An Informational Perspective on Administrative Procedures
AbstractA number of scholars have identified the important role administrative procedures have in 'structuring' the interest group environment of government agencies: determining who can participate and in what manner. Using a formal model, we analyze the incentives and outcomes that different procedural--and therefore interest group--environments generate. The model yields a number of important conclusions. First, because elected officials are concerned not only about distributional rents, but also informational ones, the use of procedures in some cases will result in worse outcomes for political principals on the policy dimension. Officials will be willing to bear the losses in exchange for informational gains. Second, under certain conditions, a politician is better off with a biased group monitoring the agency rather than a neutral one, since biased groups will subsidize a portion of the monitoring cost. Third, having multiple interest groups, including one in opposition to the politician, makes the political principal strictly better off than any other constellation of monitors, since competing interest groups will provide the greatest information at the lowest cost to the elected official. Copyright 1999 by Oxford University Press.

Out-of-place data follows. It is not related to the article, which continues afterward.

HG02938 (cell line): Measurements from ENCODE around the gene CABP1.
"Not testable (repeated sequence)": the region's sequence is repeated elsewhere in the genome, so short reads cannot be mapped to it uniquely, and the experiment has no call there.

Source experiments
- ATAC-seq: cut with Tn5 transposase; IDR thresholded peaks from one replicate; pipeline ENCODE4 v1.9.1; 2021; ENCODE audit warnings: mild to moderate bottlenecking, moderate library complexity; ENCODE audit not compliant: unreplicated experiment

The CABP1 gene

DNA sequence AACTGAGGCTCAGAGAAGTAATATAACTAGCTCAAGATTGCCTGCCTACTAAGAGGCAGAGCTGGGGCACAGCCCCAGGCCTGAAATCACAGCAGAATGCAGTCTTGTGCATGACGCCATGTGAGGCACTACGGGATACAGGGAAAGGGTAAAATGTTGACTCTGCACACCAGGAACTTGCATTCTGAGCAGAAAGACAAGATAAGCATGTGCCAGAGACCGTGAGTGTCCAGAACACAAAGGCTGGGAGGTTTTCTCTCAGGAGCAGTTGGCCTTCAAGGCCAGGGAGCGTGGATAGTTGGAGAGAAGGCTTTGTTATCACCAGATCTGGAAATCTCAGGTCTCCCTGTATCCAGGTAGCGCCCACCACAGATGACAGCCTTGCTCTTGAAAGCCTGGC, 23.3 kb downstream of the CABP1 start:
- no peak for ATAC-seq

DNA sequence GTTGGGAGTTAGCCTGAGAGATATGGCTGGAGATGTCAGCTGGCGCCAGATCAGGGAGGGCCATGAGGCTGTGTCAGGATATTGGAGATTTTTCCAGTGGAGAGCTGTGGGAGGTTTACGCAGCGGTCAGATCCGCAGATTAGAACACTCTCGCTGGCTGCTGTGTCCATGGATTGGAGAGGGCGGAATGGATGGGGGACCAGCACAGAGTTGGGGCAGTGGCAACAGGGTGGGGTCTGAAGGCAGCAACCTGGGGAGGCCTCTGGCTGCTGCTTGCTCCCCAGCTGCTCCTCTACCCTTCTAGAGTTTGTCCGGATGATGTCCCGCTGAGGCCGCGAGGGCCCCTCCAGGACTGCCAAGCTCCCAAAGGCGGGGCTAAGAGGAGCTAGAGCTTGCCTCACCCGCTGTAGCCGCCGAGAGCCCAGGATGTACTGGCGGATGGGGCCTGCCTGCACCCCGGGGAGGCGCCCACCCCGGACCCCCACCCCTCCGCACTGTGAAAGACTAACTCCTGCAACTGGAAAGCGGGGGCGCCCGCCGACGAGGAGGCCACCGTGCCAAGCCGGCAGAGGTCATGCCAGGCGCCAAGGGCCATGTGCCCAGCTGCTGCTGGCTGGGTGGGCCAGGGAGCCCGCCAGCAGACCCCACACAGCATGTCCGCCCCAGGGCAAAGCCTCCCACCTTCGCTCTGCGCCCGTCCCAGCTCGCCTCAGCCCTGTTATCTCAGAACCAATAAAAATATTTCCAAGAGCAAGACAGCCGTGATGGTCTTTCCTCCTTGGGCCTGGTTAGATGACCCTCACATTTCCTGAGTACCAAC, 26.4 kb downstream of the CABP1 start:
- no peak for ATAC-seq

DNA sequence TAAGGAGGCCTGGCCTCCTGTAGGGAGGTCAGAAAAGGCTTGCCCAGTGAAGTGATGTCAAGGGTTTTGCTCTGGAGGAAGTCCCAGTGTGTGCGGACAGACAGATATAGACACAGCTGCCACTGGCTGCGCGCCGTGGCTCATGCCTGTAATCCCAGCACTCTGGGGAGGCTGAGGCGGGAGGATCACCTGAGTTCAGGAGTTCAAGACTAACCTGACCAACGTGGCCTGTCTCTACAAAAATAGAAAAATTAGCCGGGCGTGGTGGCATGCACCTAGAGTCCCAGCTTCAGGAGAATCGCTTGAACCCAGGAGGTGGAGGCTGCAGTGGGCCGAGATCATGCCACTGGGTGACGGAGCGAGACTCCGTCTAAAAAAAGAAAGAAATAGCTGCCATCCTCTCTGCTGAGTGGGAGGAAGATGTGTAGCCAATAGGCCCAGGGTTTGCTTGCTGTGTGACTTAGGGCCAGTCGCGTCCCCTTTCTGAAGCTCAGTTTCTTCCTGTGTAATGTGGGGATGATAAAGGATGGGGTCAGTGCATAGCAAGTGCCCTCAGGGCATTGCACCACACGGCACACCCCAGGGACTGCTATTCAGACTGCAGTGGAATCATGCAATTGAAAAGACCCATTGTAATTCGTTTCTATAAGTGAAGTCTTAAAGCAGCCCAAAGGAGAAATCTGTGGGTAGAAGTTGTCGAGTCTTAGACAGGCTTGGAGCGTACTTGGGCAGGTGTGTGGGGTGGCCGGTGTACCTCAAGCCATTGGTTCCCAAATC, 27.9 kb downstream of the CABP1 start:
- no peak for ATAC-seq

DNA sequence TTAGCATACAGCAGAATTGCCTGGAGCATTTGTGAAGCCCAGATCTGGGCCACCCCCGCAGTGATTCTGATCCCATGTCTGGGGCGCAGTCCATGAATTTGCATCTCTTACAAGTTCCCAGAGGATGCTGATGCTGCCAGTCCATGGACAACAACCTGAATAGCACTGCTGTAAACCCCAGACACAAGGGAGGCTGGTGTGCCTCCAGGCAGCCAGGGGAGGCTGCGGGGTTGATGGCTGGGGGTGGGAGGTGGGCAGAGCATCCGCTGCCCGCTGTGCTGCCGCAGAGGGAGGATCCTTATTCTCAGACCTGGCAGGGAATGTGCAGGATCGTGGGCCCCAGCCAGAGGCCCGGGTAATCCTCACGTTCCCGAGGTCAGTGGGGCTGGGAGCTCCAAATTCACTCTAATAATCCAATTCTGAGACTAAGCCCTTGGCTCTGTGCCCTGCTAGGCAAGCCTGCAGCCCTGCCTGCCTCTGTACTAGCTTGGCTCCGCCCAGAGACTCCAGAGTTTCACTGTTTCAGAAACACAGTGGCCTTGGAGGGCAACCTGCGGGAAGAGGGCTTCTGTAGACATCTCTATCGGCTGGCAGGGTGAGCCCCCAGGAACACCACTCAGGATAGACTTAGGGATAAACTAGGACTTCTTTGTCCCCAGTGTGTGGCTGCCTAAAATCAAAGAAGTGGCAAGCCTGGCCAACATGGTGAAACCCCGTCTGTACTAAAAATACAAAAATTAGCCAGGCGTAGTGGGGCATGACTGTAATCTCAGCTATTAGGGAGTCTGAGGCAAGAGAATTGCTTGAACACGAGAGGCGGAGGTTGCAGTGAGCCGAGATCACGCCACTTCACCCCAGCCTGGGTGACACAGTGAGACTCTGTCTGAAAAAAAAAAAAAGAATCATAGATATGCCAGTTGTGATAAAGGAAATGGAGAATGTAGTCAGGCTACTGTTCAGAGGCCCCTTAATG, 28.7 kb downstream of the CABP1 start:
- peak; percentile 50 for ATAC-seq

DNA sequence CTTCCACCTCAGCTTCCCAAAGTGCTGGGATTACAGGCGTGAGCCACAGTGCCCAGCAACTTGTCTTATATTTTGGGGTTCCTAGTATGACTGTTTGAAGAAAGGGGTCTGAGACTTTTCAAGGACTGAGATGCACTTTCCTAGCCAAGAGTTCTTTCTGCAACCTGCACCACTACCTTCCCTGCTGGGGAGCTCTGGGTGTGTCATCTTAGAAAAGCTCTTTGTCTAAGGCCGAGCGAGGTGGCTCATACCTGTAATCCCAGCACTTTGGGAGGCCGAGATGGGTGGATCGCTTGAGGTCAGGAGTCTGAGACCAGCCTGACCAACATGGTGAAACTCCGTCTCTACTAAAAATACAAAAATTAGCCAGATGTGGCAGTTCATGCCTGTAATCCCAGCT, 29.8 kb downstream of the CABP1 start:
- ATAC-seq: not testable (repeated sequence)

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Bibliographic InfoArticle provided by Oxford University Press in its journal Journal of Law, Economics and Organization.
Volume (Year): 15 (1999)
Issue (Month): 1 (April)
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